Daniels was half-Spanish and half-Scottish which accounts for the looks and, indeed, the look: a kind of “ya wanna say that again pal?” So it’s amusing to see her as pampered rich kid Barbara Manning who’s been kept in anti-septic cotton wool for the first 21 years of her life according to the terms of her inheritance. She’s frightened of everything and especially the thought of anything surprising happening and what it might do to her heart.

Luckily she’s inherited a sanitarium and heads off to find peace and calm only to find it’s been taken over by rum-runners led by no-good weasel William Powell and his right hand man, played by Richard Arlen, who may not be all he seems. Taking everything a face value Babs wanders through almost the whole con but you just know that at some point the Latin lassie is going to find her feet and kick back!

A fun film... it’s hard not to be bowled over by Bebe and Bill!

Programme 5: Lost and Found

Sands of Destiny (Sables) (1927) with Lillian Henley

Nadia Sibirskaia so much older in Menilmontant
I like the films of Dimitri Kirsanoff a lot but this one wasn’t quite as dreamily enchanting as Menilmontant or Brumes D’Automne. Even allowing for his dressing Nadia Sibirskaia up as a mixture of Mary Pickford and Mary Quant the film made a lot of a small plot. I couldn’t quite believe Nadia as a child – she was 25 at the time – who sets out to find her opera-singer father, Edmond Van Daele (Robespierre out Napoleon) who has inexplicably left Gina Manes (Joséphine de Beauharnai out of Napoleon) for the admittedly interesting Collette Darfeuil.

Her dad is on a singing engagement in the middle of the Tunisian desert and yet that doesn’t stop her setting off with her servant, dog and pet goat. There’s adventure, danger and wildlife theft and a remarkable co-incidence featuring Rimsky-Korsakov…

Lilliam Henley accompanied with some dreamy desert songs and brought out the best of Kirsanoff’s eye for shifting sandy sentiments.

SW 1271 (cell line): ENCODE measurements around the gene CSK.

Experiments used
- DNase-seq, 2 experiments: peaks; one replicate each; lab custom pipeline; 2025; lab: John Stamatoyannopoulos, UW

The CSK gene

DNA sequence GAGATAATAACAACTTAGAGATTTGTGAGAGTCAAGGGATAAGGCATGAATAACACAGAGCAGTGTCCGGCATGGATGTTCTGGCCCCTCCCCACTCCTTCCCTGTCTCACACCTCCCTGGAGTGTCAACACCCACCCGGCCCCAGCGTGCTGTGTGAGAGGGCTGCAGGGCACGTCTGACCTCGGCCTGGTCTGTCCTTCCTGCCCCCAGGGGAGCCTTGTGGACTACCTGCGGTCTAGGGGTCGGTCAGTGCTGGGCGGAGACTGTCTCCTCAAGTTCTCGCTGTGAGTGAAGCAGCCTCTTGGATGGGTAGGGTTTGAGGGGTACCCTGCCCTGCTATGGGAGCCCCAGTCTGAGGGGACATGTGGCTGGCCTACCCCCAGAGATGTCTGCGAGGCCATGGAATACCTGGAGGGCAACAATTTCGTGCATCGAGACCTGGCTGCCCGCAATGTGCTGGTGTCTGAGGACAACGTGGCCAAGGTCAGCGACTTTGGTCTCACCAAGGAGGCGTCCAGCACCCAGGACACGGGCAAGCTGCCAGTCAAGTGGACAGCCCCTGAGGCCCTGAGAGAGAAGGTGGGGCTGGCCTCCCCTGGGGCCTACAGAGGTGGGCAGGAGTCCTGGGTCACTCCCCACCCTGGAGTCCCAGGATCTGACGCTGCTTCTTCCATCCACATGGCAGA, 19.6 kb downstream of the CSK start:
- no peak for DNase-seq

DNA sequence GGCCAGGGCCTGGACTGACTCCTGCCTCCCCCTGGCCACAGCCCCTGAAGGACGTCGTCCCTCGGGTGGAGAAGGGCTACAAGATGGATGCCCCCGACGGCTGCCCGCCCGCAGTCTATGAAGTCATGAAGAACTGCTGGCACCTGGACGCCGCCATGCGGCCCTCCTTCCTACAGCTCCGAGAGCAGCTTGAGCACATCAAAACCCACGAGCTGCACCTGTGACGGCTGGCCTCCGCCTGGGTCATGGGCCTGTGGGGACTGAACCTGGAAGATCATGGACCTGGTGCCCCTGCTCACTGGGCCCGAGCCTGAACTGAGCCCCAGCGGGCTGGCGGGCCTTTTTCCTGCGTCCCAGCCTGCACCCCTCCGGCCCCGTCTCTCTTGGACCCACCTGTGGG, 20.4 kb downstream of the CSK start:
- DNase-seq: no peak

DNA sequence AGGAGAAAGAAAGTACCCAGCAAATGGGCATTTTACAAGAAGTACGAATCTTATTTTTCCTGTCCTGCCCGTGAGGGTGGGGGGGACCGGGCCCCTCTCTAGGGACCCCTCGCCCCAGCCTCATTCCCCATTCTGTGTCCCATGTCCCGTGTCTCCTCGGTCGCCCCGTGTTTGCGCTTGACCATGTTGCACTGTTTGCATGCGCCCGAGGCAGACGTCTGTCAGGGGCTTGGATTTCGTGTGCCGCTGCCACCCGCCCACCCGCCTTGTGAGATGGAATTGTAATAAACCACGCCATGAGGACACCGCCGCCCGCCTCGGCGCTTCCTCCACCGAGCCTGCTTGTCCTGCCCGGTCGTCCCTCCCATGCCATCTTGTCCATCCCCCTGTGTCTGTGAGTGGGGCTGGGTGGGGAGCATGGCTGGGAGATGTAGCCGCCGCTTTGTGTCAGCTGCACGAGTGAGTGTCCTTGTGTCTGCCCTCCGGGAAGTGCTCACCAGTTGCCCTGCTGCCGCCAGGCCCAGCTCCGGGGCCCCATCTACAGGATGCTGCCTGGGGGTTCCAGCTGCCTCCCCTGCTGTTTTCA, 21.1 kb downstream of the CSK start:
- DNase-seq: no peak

Programme 6:

A Centenary Tribute to Philippe de Lacy by David Robinson

In which David took us through the short but stellar career of this child actor or rather actor who just happened to be a child and capable of matching Garbo emotion for emotion in Love, a section of which was screened leaving few unmoved.

The Loves of Jeanne Ney (Die Liebe Der Jeanne Ney) (1927) with Costas Fotopoulos

GW Pabst’s controversial film was the meatiest offering of the day and I enjoyed seeing a 35mm print on screen with Costas Foutopoulos’ muscular accompaniment: of all the films I’d already seen this was the one that had the most added value as a live experience.

Pabst puts so much detail in his film and brings out the best in such fine performers as Fritz Rasp (oh, how I hate him: such a great baddy!), Brigitte Helm (so method in playing blind she almost was blind, nearly being knocked down by a car as Pabst later related), the ethereal Edith Jehanne and Uno Henning, another fascinating “interior” actor.

Uno Henning
The author of the book launched a campaign against Pabst’s film but he did everything he could to carry through the original focus on Russian politics into the film under pressure from UFA’s new owners for more “commercial” fare… It remains a powerful, emotional work that has you on the edge of your seat and has the kind of quick-wrap ending you’d expect of later Hitchcock.

A thrilling end to a full day of silent cinema. Half-time.

Edith Jehanne and Uno Henning